In 1984, in the case NCAA v. Board of Regents of the University of Oklahoma, the Supreme Court ruled that the NCAA’s practice of limiting the television exposure of college football was a violation of the Sherman Antitrust Act.
For all practical purposes, that was the beginning of the end of college football as we once knew it – a game rich in tradition, played on Saturday afternoons in autumn, in a blessed rhythm of the season.
The NCAA is, and almost always has been, a paragon of hypocrisy. Yet, there was a time when the organization almost believed what it was talking about. There was a time when Walter Byers pretended to serve the best interest of “student-athletes.”
Those halcyon days ended when college football television rights were put in the hands of college presidents and athletic directors. The game became the most lucrative “amateur” sport, when fixed for inflation, since the Romans turned slaves into gladiators and marched them into the Colosseum to kill one another.
The networks provided the weapons and sold the ads.
In the 1990s, Notre Dame broke away from the College Football Association, an early negotiating arm for a consortium of conferences, to negotiate its own deal with NBC. Then, the SEC followed suit with ABC. Soon after, the CFA was disbanded because, essentially, college presidents and athletic directors don't want their hands tied when it comes to making money on "student-athletes."
Granted, I’m dancing through a lot of history here, but the gist of it all is this: college football is not about tradition anymore; it’s a TV show.
Conference realignments − aren't they grand? − continue apace (because TV money); UCLA and USC are jumping to the Big Ten in 2024 and Texas and Oklahoma are jumping to the SEC in 2025 (because TV money); UCLA-Cal will go the way of Oklahoma-Oklahoma State and Oklahoma-Nebraska (because TV money).
Remember when Friday night was for high schools, Saturday afternoon was for colleges, Sunday was for the NFL and Thursday was for waiting for Friday? For 100 years it was thus. It was tradition. Remember?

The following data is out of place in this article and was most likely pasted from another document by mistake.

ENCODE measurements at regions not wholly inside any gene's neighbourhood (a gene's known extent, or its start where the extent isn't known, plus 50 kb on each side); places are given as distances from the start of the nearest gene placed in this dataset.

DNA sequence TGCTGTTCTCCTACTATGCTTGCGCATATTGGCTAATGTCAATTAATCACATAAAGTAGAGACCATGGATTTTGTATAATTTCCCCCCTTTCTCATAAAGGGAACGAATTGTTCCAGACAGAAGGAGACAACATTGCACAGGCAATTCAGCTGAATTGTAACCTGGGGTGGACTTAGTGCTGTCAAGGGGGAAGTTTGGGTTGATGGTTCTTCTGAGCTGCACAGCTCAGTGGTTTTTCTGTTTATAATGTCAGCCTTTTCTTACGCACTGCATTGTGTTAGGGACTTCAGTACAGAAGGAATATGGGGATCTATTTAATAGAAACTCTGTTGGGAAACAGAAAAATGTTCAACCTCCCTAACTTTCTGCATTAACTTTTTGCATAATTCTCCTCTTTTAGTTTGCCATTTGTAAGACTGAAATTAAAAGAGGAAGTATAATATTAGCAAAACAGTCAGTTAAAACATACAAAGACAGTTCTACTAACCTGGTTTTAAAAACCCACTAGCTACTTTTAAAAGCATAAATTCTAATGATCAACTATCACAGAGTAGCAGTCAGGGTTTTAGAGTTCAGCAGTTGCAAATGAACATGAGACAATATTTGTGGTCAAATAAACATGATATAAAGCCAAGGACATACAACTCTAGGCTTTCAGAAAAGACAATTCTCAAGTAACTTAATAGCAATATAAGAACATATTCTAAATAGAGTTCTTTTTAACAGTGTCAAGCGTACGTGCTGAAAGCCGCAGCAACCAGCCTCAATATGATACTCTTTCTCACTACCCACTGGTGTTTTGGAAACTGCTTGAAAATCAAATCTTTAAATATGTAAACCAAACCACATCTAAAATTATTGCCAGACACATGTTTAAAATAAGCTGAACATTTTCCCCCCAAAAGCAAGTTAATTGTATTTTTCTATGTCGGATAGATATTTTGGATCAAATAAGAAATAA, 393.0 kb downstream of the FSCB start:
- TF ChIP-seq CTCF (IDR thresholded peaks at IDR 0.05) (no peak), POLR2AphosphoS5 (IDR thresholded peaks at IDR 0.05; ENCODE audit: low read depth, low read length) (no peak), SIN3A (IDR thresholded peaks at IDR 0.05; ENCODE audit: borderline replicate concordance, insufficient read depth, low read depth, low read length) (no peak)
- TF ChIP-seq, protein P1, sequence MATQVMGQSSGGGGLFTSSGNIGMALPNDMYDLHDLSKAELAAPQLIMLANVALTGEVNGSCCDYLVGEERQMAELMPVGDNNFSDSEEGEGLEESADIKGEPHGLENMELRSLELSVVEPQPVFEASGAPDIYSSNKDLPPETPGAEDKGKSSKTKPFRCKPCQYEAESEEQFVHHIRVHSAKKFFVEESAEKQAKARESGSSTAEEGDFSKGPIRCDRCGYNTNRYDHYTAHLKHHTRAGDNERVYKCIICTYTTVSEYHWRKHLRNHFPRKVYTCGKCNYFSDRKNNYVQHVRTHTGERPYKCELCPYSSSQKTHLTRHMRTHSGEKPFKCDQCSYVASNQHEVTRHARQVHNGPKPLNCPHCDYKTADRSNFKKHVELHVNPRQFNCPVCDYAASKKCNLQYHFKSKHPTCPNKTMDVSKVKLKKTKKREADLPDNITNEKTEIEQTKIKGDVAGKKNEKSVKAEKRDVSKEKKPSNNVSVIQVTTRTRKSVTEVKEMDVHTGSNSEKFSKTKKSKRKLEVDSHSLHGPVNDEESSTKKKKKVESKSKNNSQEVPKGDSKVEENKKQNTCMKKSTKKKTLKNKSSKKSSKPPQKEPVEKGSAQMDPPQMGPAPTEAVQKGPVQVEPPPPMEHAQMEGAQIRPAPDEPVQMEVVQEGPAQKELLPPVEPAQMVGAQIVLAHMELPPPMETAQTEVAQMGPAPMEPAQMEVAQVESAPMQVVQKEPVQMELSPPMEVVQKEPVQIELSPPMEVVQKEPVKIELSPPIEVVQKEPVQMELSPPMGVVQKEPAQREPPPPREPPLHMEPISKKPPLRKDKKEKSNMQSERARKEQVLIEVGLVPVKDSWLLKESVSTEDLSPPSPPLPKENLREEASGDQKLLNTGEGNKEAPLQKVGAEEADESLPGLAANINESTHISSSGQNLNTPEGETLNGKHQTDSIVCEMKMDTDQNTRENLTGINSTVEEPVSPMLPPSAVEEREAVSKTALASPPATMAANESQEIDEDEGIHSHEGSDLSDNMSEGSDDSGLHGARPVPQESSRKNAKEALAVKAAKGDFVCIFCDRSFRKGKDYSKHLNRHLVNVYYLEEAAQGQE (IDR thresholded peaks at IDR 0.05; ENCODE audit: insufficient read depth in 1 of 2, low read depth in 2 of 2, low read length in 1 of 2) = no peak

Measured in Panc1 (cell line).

Ohio State-Michigan, the paragon of rivalries, will remain pure, right? Well . . . There were so many years when a Rose Bowl bid, the ultimate prize before the four-team playoff came along, was on the line in The Game. That went away when the four-team playoff system came along. The new 12-team playoff system, which will kick in with around $2 billion in annual television revenue by 2026, will stich in another alteration.
OK. But even if The Game will never again be the “Game of the Century” as it was in 2006, when No. 1 Ohio State’s victory over No. 2 Michigan gave the Buckeyes a Big Ten title and put them in the mix for a national championship, there will still be Games like last year, when Michigan ended an eight-year drought and killed Ohio State’s chance at a conference title and a berth in the playoffs, right?
Well . . . When the new age of the 12-team playoff dawns, The Game will still be an all-time great rivalry, but its implications will have to do with playoff seeding and a first-round bye. It’ll be the Game of the Week. And it won’t be played at noon, it'll kick off at 9, because that’s what the network wants.
I've been for expanding the playoff system, mostly because it was inevitable (because TV money). As power has concentrated in the SEC and Big Ten (because TV money), widening the playoff field takes a lot of meaningless bowl-season games into a different stratum, brings more conferences into the postseason picture, generates interest among more fans and can help reverse the trend of declining attendance across the board. Who doesn’t like playoff races?
Yet, I would submit, it won’t change the balance of power.
According to USA Today, the 30 most lavish athletic departments have operating expenses of more than $100 million (led by Ohio State). Of those 30 departments, the SEC and Big Ten dominate (11 schools) followed by the ACC (four), the Big 12 (with two – Texas and Oklahoma, which will be jumping to the SEC) and the Pac-12 (two, Arizona and UCLA, which will be jumping to the Big Ten).
An expanded playoff system will remain rigged for the Super Two conferences because they have more money, and it has nothing to do with NIL. Indeed, the playoffs will become so lucrative that, at some point, players will have to be paid a salary. And justly so.
And then what you’ll have is a minor-professional system, played Thursdays through the weekend, and maybe on Tuesdays, with relative few contenders who will have to play a 16- or 17-game schedule to get to the title game (because TV money).
That’s an inferior version of the NFL, but without the tradition.
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This article originally appeared on The Columbus Dispatch: College football, once rich with tradition, is just another TV show